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The Journal Gazette

  • Chad Ryan | The Journal Gazette Dr. Neil Sharma, president of Parkview Cancer Institute, explains how new technologies will allow Parkview surgeons to use less invasive procedures, which allow for faster recovery times for patients.

Thursday, June 22, 2017 1:00 am

Scope of 'new tools' helps patients

SHERRY SLATER | The Journal Gazette

At a glance

Technology: Cutting-edge surgical scopes equipped with more than cameras

What it does: Allows doctors to perform some surgical procedures, including removing cancerous tissue, without making incisions

Benefits: Faster recoveries and lower medical costs

Doctors wondered why Robert Mabee kept landing back in the hospital with double pneumonia.

The 61-year-old Huntertown man's lungs filled with fluid every couple of months last year. When it happened, he had no energy and was plagued by high fever and chills.

In September, Dr. Neil Sharma performed an exploratory procedure to find out whether more was going on. Looking back, Mabee believes God kept sending him to the hospital until doctors could find the stage 4 growth on his esophagus.

“When I was first told I had cancer, it scared the hell out of me. I went through all the emotions,” Mabee said, adding that he assumed he'd need chemotherapy and radiation. But those treatments weren't necessary.

Sharma discovered the tumor, snipped off a portion for biopsy and in October removed it completely. Each procedure was done by placing an endoscope down Mabee's throat. Before the cutting-edge technology was available, a patient with an esophageal tumor would have to be cut open – a process that is more expensive and requires a longer recovery.

By incorporating a camera and surgical tools into the scope, no exterior cuts are required, Sharma said. A surgeon can cut out just the affected piece of inner lining from the inside to remove early-stage cancer of the esophagus, for example.

“It's really new tools that let us do that,” he said. “It's just pushed the boundaries a little bit.”

The previous method involved sawing through rib bones and removing an entire section of esophagus, as Sharma explained to Mabee. 

“The procedure they used on me now is so much different, so … patient friendly,” said Mabee, who acknowledged feeling sluggish for two days after the outpatient procedure. But on the third day, “I wake up feeling like a million bucks.”

The new technique typically allows patients to be released the same day or spend just one night in the hospital. Not only is the recovery faster, but the cost is lower. That's good for the patient and providers, Sharma said. Although situations can vary greatly, he guessed the cost of scope procedures could be half of traditional surgery and recovery time could be half – or even a third.

Parkview collaborates with various universities, including Harvard, and with other providers, including Mount Sinai Hospital in New York City. This allows researchers to compile enough quality data to judge whether a device or a procedure is effective.

Procedures are offered at Parkview only after they've been tested and proved elsewhere.

Dr. Maurits Wiersema, a gastroenterologist with Lutheran Medical Group, also treats local patients with esophageal cancer – and other select conditions – with outpatient endoscopic procedures.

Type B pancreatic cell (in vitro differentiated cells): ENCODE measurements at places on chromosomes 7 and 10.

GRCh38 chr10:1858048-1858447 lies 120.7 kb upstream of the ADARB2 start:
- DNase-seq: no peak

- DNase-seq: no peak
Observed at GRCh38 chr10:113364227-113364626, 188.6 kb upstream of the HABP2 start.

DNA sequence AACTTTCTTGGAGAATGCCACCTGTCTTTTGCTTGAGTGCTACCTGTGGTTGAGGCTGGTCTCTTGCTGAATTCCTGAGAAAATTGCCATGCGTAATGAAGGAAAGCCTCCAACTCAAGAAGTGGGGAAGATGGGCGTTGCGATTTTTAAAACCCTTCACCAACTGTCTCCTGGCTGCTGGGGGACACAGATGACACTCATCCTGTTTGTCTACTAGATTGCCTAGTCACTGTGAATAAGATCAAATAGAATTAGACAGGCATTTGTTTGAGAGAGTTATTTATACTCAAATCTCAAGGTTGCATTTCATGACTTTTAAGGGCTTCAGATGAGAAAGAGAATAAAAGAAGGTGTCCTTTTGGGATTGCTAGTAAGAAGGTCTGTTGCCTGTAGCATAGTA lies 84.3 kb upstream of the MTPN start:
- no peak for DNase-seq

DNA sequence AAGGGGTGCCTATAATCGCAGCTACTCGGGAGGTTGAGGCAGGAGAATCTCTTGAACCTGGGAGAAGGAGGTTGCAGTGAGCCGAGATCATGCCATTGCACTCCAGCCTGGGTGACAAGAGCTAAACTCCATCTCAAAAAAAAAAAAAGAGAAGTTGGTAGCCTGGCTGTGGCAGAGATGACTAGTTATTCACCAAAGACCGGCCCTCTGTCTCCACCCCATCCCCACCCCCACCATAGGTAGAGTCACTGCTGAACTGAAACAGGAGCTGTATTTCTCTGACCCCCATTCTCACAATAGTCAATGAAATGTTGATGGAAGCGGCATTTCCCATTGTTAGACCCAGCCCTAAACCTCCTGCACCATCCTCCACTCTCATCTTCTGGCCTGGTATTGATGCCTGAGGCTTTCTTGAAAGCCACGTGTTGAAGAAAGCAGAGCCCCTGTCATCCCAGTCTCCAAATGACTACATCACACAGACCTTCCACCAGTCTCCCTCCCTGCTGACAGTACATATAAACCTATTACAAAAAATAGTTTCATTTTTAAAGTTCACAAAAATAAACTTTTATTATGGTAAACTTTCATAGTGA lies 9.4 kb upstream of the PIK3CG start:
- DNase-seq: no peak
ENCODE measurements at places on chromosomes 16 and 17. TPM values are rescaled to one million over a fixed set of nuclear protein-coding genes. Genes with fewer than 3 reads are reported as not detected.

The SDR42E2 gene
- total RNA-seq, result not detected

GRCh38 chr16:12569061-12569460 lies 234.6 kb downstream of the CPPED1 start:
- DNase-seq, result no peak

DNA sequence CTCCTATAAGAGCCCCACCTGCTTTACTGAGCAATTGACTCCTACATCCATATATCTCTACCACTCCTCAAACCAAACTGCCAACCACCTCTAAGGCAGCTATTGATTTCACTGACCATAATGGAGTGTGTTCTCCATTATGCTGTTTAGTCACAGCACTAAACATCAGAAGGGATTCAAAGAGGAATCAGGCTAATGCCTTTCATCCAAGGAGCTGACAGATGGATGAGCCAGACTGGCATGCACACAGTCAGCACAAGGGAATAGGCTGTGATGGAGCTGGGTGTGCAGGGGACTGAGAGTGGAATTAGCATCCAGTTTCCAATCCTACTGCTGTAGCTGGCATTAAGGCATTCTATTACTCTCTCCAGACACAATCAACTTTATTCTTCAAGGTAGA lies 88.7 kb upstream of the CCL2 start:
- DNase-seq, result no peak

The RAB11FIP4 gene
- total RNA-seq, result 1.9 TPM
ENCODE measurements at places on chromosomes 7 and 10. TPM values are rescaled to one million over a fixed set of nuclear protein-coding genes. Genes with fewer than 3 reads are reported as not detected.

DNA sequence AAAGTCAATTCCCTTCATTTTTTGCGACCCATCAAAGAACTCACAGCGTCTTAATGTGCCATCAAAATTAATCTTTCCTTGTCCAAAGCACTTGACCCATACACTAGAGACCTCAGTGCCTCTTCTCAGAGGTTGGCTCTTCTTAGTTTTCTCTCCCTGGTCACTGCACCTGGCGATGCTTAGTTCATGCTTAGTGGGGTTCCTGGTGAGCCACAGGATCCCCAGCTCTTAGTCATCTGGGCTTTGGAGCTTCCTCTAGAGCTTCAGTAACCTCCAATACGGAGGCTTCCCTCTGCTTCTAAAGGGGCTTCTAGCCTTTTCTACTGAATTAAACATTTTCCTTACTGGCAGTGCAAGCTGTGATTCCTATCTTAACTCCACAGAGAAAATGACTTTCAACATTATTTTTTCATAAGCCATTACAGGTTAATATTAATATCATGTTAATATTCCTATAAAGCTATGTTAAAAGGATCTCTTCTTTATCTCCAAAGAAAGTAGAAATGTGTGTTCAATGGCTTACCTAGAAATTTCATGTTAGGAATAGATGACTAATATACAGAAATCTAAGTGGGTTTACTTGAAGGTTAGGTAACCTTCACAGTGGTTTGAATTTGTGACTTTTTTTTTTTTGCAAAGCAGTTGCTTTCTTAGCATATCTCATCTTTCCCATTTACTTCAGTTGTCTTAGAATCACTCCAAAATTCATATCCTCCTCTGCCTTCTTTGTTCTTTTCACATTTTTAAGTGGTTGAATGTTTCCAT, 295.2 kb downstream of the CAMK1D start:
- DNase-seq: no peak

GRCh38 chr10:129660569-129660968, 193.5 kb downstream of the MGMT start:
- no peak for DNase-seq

When Dr. Sharma arrived at Parkview in 2013, the system didn't offer any of these cutting-edge procedures. Patients who wanted them had to go to Indianapolis or other larger markets.

Sharma and his colleagues wait until they have developed proficiency in new techniques before offering them locally.

Sharma did fellowship training in advanced interventional endoscopy and endoscopic oncology. He flies out to work in university research labs every few months to maintain his skills in those areas. He needs to understand potential benefits and complications before recommending a procedure to patients.

Different types of scopes are used to access different organs.

The latest scopes can: cut (remove tissue), suture (sew tissue together), take an image (sonogram), cauterize (burn tissue to stop bleeding) and freeze tissue (to treat cancers that can't be completely removed).

Sharma cautioned that this technique isn't appropriate for every patient, especially if cancer is more advanced. The National Comprehensive Cancer Network establishes guidelines for using new methods to treat cancer.

When a patient isn't a candidate for a scope procedure, Sharma implants gold seed, which are used to guide cyberknife procedures. A cyber knife doesn't cut but actually uses high-intensity radiation focused at a specific area without affecting surrounding tissue.

Having advanced scopes as an option makes some procedures much safer for older patients, who are often on blood thinners, Sharma said.

“(The patient) walks out of the hospital without a scar on his body,” he said.

Mabee, who is teaching himself to play guitar, is on disability following an unrelated diagnosis of chronic obstructive pulmonary disease – or COPD. 

He now walks five to 10 miles a day to improve his overall health, making it easier for his body to fight off illness and to keep up with his puppy, an Australian shepherd-blue heeler mix named Banjo.

Mabee hopes his story will inspire others to seek advanced medical care when necessary.

“Thanks to Dr. Sharma and the new procedure he used on me, I have a new chance at life,” he said. “If you're not feeling right, get yourself checked out.”